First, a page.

We headed into the city about half past five to find somewhere to eat. I am always blown away by the sheer number of people on the street in London on Saturday night (and especially around the West End) - this was just an ordinary Saturday night but it's like Sydney on New Year's Eve! We found the Cambridge Theatre and picked up our tickets before heading off to dinner. There are so many restaurants close by, we had no trouble finding a table at a place called Belgo - which is a Belgian chain. Their Covent Garden restaurant is in a cellar divided into two - one side a beer hall style venue and the other a more intimate room. We joined the crowd in the beer hall. Food was good value and the service was speedy. In fact it was too fast and we wound up walking around for half an hour before the show. A brisk wind had sprung up and we were glad to get inside again.
The Cambridge Theatre is by no means a glamorous venue. It reminded me a little of the movie theatre at Avoca Beach with an even flatter floor. The set was suitably child like and the theatre, as you'd expect was brimming with kids and their parents, aunts, uncles and grandparents. But there were plenty of adults sans kids too.
The storyline meanders in and out of the book, with some obvious variations (Miss Honey's father in the book is a doctor and in the musical he's an escapologist and her mother is an acrobat). The way this is woven into the story with Mrs Phelps, the Librarian is brilliant. Mrs Wormwood's bingo vices have been changed to ballroom dancing (some political correctness there I think) but she was amazing. Harry Wormwood was suitably slimy and Matilda's brother was even more stupid than he comes across in the book or the film. The cast was incredible and The Trunchbull, played by a man, was terrifying and funny at the same time. There are some fun special effects which had the audience gasping and the lasers could be problematic for some (I do wonder if very small children might find the whole thing a little scary). The little girl who played Matilda that night (there are four of them who share the role) was one of the most incredible child actors I've ever seen. She sang like an angel too. Her name is Lollie McKenzie. For me the character I was least taken with in some ways and yet in the book and movie I adored her, was Miss Honey. I'm still wondering why that is, because she's shy and scared in both the other versions just as she is in this. The woman playing her sings beautifully and is a great dancer too but she just didn't click as much for me. Still thinking...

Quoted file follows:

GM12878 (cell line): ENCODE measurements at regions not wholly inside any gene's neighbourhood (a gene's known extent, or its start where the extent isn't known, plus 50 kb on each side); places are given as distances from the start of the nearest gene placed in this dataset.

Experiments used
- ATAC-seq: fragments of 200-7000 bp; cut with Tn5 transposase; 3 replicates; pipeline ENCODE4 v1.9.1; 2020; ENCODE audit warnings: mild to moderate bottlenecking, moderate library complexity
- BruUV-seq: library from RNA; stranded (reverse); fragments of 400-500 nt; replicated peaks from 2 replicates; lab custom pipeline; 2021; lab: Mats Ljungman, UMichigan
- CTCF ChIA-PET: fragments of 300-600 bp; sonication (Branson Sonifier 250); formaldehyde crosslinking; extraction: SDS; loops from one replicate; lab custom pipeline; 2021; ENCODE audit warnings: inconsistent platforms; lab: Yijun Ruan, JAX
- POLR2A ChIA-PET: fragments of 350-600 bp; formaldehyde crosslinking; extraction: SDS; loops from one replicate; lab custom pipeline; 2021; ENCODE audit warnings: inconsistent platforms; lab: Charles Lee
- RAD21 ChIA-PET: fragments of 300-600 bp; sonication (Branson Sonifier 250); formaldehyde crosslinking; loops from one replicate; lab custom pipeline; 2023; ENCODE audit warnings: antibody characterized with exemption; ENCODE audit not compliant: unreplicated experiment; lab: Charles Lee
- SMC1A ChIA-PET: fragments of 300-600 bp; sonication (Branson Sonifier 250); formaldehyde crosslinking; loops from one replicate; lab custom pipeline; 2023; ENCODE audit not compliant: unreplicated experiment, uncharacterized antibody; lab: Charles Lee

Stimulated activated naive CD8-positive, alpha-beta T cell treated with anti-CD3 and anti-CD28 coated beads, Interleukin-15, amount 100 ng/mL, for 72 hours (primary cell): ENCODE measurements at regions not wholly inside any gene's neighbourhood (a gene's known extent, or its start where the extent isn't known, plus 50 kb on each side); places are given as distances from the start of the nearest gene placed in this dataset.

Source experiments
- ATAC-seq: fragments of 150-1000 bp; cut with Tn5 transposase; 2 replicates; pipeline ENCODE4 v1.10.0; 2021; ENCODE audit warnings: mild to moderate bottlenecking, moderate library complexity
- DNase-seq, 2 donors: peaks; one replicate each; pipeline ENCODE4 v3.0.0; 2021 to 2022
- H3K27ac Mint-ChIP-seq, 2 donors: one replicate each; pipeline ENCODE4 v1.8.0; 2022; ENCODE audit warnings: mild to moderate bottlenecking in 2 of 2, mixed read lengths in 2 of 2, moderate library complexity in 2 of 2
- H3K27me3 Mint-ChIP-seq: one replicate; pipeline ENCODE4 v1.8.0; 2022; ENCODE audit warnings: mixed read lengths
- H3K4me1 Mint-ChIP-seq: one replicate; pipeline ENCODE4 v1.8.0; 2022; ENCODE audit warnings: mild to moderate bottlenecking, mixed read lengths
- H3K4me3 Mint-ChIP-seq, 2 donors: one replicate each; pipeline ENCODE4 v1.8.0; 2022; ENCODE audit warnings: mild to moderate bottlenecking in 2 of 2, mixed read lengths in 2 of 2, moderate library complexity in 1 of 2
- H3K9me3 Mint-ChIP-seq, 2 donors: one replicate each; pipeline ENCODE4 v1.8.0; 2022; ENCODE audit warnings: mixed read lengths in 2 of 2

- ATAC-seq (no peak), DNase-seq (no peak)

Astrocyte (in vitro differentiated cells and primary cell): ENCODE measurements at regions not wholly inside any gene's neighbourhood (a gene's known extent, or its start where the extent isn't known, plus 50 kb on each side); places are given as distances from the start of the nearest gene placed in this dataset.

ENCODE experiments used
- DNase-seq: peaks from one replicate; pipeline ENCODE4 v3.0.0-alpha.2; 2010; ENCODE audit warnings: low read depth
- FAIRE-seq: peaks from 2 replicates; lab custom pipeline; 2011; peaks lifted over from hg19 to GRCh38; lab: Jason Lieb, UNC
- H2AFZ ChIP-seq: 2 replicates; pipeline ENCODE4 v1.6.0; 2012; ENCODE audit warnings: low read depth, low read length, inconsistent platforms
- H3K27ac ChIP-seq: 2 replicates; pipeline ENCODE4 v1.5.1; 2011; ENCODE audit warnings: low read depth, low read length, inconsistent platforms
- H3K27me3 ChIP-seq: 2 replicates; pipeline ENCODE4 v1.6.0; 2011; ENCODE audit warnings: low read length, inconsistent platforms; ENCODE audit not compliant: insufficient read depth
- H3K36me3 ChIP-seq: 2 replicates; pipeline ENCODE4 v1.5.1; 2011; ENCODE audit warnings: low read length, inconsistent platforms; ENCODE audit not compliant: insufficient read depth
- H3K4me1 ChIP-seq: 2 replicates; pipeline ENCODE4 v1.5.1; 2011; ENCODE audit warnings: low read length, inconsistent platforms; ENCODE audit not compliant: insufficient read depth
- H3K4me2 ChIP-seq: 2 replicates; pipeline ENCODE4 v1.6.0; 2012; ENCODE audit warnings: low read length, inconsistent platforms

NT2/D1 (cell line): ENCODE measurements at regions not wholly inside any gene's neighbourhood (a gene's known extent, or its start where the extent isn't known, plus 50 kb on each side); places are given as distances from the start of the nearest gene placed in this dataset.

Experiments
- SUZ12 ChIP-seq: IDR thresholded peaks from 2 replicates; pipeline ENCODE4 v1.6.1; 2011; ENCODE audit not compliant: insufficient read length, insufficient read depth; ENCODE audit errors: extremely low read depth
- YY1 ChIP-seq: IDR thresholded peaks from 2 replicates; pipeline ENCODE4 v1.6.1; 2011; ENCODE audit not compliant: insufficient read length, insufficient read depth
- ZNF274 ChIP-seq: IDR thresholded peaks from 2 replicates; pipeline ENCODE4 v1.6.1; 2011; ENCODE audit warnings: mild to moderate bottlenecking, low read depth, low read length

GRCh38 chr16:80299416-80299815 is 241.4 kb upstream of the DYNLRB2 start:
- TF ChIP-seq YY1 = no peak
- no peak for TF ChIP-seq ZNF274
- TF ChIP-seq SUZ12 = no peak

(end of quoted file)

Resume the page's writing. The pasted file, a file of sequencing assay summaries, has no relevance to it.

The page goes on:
Anyway, if you are in London or New York and have the opportunity to see Matilda I wouldn't hesitate. I'm hoping that it comes to Australia so I can take my nephews and niece too.
Sunday morning dawned bright and blue and Ian and I headed off early for a walk along The Thames. We wound up at The Tate Gallery for breakfast. I was so pleased we went there. The walk through British art over the centuries is fabulous and I was especially thrilled to see the permanent Turner, Constable and Blake exhibitions It also got me thinking about a new Alice-Miranda adventure.
We walked all the way back into the city to Piccadilly and had a bit of a look around before heading back to the flat and another read through of the proofs.
It was a lovely weekend - I hope the weather stays blue at least for part of the time - any more than that would be greedy!